Column: Padres’ Joe Musgrove can solidify San Diego hometown hero status in Game 4 of NLDS

Padres right-hander Joe Musgrove pitches against the San Francisco Giants on Oct. 3, 2022.
San Diego-area native Joe Musgrove, pictured Oct. 3, will start Game 4 of the NLDS on Saturday night and can help oust the Dodgers and lift the Padres into their first NLCS since 1998.
(Gregory Bull / Associated Press)

They blew up a piece of Joe Musgrove’s childhood a couple of years ago. Qualcomm Stadium was the old home of the hometown team in a town that lives to despise the Dodgers.

In San Diego, Musgrove is as authentic as it gets. The first time Musgrove went to see the Dodgers play his Padres there, he got in a fight and got kicked out of the stadium. He was not yet old enough to drive.

He is the people’s choice. He is not blessed with the outrageous skill of Manny Machado or the prodigious talent of Juan Soto, but he is one of their own.


On Saturday night, Musgrove can lead the Padres and their fans to a promised land. If the Padres win, they vanquish the mighty Dodgers and advance to the National League Championship Series for the first time since 1998.

Musgrove was 5 then. On Saturday, he is scheduled to be the starting pitcher.

“I know the fans are all extremely excited about this,” he said before the Padres beat the Dodgers 2-1 in Game 3 of the NL Division Series on Friday night. “As a team, we’re definitely at the maximum level of excitement.

The Dodgers do little on offense and lose 2-1 to the Padres on Friday in Game 3 of the National League Division Series. They must win two in a row to advance to the NLCS.

Oct. 14, 2022

“The energy is going to be high, and I’m excited that I get the opportunity to somewhat decide our fate one way or another.”

Of course, if the Padres had lost Friday, he would have been pitching to keep alive a magical season and the hopes of a championship-starved city.

Here, his home is your home. Last year, on the night he threw the first no-hitter in the history of a franchise born in 1969, the neighbors rushed over to the family home to celebrate.

“And then,” Musgrove’s sister Terra told Annie Heilbrunn of the San Diego Union-Tribune, “we had three guys who had just moved into the neighborhood — I had never met them — who came over in their Padres jerseys and brought some beer and were just celebrating and screaming with us.”

The Padres' Joe Musgrove, right, shakes hands with teammate Jurickson Profar after Musgrove's no-hitter April 9, 2021.
The Padres’ Joe Musgrove, right, shakes hands with teammate Jurickson Profar after Musgrove pitched a no-hitter against the Texas Rangers on April 9, 2021.
(Richard W. Rodriguez / Associated Press)

The party continued the next morning at Caffe Adesso, the drive-through coffee house the family owns in Alpine, along Interstate 8, about 30 miles east of Petco Park. The menu features the No. 44, what Musgrove drinks: a cold brew with vanilla cream. On Instagram, you can see when Musgrove cookies and other Padres baked goods are available.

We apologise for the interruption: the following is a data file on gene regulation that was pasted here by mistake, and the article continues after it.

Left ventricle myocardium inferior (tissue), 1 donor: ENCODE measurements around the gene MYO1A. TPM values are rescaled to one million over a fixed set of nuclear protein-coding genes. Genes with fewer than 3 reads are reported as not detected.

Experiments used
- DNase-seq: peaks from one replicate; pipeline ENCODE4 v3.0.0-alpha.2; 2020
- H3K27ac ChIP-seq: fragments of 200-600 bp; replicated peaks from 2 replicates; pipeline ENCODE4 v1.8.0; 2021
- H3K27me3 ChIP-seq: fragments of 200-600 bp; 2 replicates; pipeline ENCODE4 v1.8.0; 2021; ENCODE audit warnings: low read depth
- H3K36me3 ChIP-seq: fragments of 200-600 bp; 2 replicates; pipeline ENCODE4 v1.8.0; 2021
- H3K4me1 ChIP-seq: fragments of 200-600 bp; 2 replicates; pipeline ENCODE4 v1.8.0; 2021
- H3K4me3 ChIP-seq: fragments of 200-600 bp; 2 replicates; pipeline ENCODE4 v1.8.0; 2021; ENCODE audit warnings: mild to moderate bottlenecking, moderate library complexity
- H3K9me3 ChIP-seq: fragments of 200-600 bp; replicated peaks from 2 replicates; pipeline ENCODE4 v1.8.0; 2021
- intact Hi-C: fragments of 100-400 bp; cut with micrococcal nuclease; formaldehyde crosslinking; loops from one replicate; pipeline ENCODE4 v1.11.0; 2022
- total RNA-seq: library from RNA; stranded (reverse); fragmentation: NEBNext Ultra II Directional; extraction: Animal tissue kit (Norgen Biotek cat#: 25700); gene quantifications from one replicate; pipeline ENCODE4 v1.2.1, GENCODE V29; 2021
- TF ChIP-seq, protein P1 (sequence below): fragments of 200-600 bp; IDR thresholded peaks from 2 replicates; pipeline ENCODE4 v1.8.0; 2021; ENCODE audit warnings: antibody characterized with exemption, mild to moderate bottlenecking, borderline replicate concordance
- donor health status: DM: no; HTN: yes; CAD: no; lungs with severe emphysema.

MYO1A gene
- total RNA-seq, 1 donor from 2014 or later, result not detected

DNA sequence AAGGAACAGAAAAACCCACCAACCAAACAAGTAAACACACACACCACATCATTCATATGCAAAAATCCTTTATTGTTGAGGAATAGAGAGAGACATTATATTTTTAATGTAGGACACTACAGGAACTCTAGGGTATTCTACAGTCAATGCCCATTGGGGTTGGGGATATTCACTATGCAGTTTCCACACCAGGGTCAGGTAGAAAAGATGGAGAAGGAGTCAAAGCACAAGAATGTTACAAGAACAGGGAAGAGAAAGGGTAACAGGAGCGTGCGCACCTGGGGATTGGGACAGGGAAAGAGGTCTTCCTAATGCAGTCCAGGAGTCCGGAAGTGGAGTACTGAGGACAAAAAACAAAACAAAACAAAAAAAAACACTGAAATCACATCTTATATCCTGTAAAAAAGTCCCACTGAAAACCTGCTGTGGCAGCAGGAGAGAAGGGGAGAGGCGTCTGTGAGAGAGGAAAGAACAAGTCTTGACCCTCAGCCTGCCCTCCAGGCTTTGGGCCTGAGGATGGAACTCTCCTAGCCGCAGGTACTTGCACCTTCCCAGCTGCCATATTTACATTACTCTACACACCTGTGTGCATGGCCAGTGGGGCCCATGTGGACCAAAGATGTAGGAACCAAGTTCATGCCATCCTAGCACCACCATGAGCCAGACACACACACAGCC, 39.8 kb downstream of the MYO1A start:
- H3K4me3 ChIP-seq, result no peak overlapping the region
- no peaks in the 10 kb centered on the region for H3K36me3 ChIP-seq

On that day after the no-hitter, fans drove through from first light, celebrating and honking and ordering a No. 44. Musgrove’s first-grade teacher even showed up.

“His dream at age 6 was to be a pro ballplayer,” Lisa Castillo, who taught him at Flying Hills Elementary School, told the Union-Tribune. “I still have goosebumps.”

That brings us back to the fight Musgrove got into at Qualcomm Stadium. He did not get into a fight with a Dodgers fan, and he did not even get into a fight during the game. The incident took place before the game, when Musgrove and another young fan battled for a ball hit by Phil Nevin during batting practice.

Nevin, now the Angels’ manager, laughed heartily about that.


“It would have been a lot better if it was during the game,” Nevin said, “not a BP home run.”

As Musgrove told the story Friday, his parents had shepherded everyone into the stadium, then went back to the car and left him and his friend in the outfield. The Nevin ball flew toward them, then landed in a cup holder.

“Me and this other kid are staring at it from side to side,” Musgrove said, “and we’re both waiting for someone to make the first move.”

Andrew Heaney got out of a few jams against the San Diego Padres, but the home run he gave up to Trent Grisham overshadowed his NLDS Game 3 effort.

Oct. 14, 2022

Both made their move. Musgrove got there first. The other kid tried to grab the ball out of Musgrove’s hand.

“I punched the kid,” Musgrove said, “and I kind of looked at him like, oh, my gosh, what did I just do?”

A security guard kicked out Musgrove, who sheepishly got back inside with his parents.

Nevin played for the Padres from 1999 to 2005, for the final seasons of Qualcomm Stadium and the first two of Petco Park. His phone blew up Friday, with friends sharing text messages and screen shots as soon as Musgrove told his story in a pregame news conference.


“I don’t know Joe,” Nevin said, “but I’m a big fan. I love the story. He’s a San Diego guy, and I’m really pulling for him in the playoffs.”

Musgrove is a guy for which all of San Diego can pull, and his story might even pull a heartstring or two among Dodgers fans. But consider this: Remember Game 5 of the 2017 World Series, when the Houston Astros pummeled Clayton Kershaw in part because they knew what pitches were coming? Kershaw threw 39 sliders; the Astros swung and missed at one.

You know who the winning pitcher was that night? Musgrove.